ANSWER: any response provoked by an existential interrogation

An answer is a response that is forthcoming as a consequence of any form of existential provocation. Constraining the duality of question and answer to linguistic communications is unnecessarily restrictive. Whether it is an animal sniffing its environment, a radio transmitted enquiry as to location, the first cavalry charge of a military campaign, or an hypothetical written problem in an examination... they all attempt to evoke a response by the initiative of their questioning interrogation. When a question is asked, any forthcoming response that provides a relevant reaction to its enquiry might well be supposed to be a possible answer. Any number of hand gestures are available to provide an instant response to any interrogation. The scent of a rival is one possible answer to a canine olfactory query. A call-sign acknowledgement might be the anticipated answer to a radio call attempt at establishing contact. A counter-attack could well function as an appropriate answer to an initial charge of the imperial guard. An essay is usually evaluated as a relevant answer to a written examination question. This mini-essay in particular is an answer to the metaphysical introspection as to the nature of an answer.

When a question is asked, any answer depends upon the existence, objective and resources of a response system. To begin with, if there is no-one there, there will be no answer. If a communications system is switched off or is malfunctioning, it will not provide any sort of acknowledgement-answer. If the defenders have abandoned their site, the invading hoards will experience no reaction-answer. Neither will there be an answer if the entity being questioned does not understand the question or chooses not to respond. The inquisitor does not always extract an answer from the tortured. The camouflaged try not to respond to provocation lest their answer reveals their presence. The examination candidate does not respond to a particular question if they consider they have not adequately prepared themselves. There are thus a wide variety of reasons why an answer may not be forthcoming when a question is posed. In fact there may be no possible answers at all to the formulation of some questions. Questions which appear to be incomprehensible and devoid of meaning would quite likely not initiate any response at all. A tourist asking for directions in an unknown and rare dialect may elicit nothing at all from nearby locals. The question "Is the musical note of C# heavier than the RGB color #ff00ff ?" would normally be treated as being inappropriate and therefore not having a sensible answer. Obtaining answers is sometimes not possible.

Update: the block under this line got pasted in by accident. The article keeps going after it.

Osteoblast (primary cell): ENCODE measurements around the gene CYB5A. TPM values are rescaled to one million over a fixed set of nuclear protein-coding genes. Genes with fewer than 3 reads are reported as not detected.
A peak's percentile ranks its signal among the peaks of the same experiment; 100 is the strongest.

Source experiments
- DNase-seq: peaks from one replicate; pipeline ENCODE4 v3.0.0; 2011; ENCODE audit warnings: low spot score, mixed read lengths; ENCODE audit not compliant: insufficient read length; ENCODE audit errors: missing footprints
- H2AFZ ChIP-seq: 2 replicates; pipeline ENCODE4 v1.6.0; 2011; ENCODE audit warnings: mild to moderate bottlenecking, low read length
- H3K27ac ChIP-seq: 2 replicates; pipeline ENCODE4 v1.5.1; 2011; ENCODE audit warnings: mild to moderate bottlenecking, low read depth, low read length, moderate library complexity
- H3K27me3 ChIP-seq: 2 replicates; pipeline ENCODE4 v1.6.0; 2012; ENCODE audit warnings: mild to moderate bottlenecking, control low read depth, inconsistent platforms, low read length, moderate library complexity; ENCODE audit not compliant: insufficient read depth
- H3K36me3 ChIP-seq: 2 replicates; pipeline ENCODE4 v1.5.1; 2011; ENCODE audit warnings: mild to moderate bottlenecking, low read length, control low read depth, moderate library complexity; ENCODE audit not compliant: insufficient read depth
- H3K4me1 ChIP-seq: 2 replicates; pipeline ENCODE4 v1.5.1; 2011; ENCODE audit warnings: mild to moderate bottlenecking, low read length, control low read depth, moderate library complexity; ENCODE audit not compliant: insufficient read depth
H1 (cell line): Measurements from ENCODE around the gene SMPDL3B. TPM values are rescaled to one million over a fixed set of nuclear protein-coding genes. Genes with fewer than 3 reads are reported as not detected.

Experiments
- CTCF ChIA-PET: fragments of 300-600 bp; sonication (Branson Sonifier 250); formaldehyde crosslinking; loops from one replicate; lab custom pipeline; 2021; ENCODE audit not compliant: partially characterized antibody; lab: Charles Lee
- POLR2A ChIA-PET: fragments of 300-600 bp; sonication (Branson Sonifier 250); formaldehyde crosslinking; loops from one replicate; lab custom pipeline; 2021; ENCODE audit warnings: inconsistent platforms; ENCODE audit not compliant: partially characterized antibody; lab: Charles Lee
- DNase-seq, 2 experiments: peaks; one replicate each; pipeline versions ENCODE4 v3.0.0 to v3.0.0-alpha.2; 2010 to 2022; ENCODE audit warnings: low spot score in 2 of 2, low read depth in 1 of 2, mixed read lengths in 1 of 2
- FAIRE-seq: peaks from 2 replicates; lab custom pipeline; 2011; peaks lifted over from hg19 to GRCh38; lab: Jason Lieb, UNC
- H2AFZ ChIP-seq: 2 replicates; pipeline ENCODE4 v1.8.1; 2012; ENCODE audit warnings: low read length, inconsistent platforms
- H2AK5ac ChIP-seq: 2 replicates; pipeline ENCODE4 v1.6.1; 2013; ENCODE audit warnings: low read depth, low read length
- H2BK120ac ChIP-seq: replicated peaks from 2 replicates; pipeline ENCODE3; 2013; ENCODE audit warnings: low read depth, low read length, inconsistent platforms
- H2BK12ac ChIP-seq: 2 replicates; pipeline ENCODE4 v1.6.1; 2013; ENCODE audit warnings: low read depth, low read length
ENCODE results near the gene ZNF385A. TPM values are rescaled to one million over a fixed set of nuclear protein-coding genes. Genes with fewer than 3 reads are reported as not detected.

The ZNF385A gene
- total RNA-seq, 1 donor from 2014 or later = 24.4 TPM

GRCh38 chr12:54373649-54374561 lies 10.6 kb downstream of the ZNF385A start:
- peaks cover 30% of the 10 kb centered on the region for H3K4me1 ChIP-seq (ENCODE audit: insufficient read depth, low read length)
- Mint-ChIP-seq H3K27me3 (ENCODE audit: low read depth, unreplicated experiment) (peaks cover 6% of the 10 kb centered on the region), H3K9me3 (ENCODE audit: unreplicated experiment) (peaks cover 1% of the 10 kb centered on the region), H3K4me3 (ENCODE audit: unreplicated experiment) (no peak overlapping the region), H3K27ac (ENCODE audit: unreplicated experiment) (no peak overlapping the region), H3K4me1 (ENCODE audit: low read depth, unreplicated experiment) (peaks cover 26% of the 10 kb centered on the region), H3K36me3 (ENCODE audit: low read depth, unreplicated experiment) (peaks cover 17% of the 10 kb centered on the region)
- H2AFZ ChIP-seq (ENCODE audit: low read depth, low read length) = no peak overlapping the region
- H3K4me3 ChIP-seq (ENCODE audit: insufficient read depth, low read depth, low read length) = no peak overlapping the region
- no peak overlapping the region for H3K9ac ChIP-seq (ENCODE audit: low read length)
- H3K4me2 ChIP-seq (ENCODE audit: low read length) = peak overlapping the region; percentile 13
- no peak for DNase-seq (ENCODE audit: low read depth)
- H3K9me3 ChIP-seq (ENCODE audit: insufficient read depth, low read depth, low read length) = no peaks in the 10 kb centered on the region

There are sometimes many perfectly valid answers to some sorts of questions. After a city has been devastated by an earthquake, the question posed by the survivors of an earthquake... "how do we rebuild our city?"... could be responded to by many architects and engineers. When an individual asks themselves the question... "what do I do with my life?"... any proposed answer is only ever a possibility amongst a multitude of others. Such 'answers' are rarely definitive and imperative, but serving more as speculative proposals that endeavour to suggest future possibilities based upon available resources. The 'correct' answer for the devastated city inhabitants would be the one that was within financial possibilities and allows for future damage risk. An 'incorrect' answer for the confused adolescent is one which encourages martyrdom and political sacrifice.

Any answer depends upon the simplification framework of the respondent. To answer the question... "Is the Emperor worthy of praise?"... various perspectives may be adopted. From the perspective of war, aggression and empire expansion, the number of individuals that have to be sacrificed to the aspirations of the emperor may be considered to be unacceptable. The socialist perspective that the emperor was a megalomaniac tyrant is not an evaluation of praise. From an administrative point of view however, the emperor may have made significant provisions for the legal rights of the citizens, and provided infrastructure for the ready production and sale of exports, so that financial and social security made individuals comfortable and happy with their day to day existence. Such achievements might evince public praise. Religious adherents may focus entirely on the emperor's lack of spiritual sincerity with respect to their own idiosyncratic beliefs, and as a consequence, not only consider them to be unpraiseworthy, but that the emperor deserved nothing less than excommunication and a condemnation to death. From the perspective of an intellectual elite, if the emperor displays commanding intellectual and social manipulation skills, as well as literary and artistic talents... grudging praise may well be forthcoming. This, and similar types of generalized inquiries... such as those concerned with 'overpopulation' or 'the origin of the universe'... will never have an answer that is satisfactory to all sectors of the population. The 'correct' answer will always be the one that conforms best to ones most treasured assumptions.

Lastly of course, every question provides the stimulus for a potentially infinite chain of subsequent questions. Every response that purports to be an 'answer' should provoke the immediate further question as to whether that answer relevant, significant and informative. This is the very essence and substance of political interviews.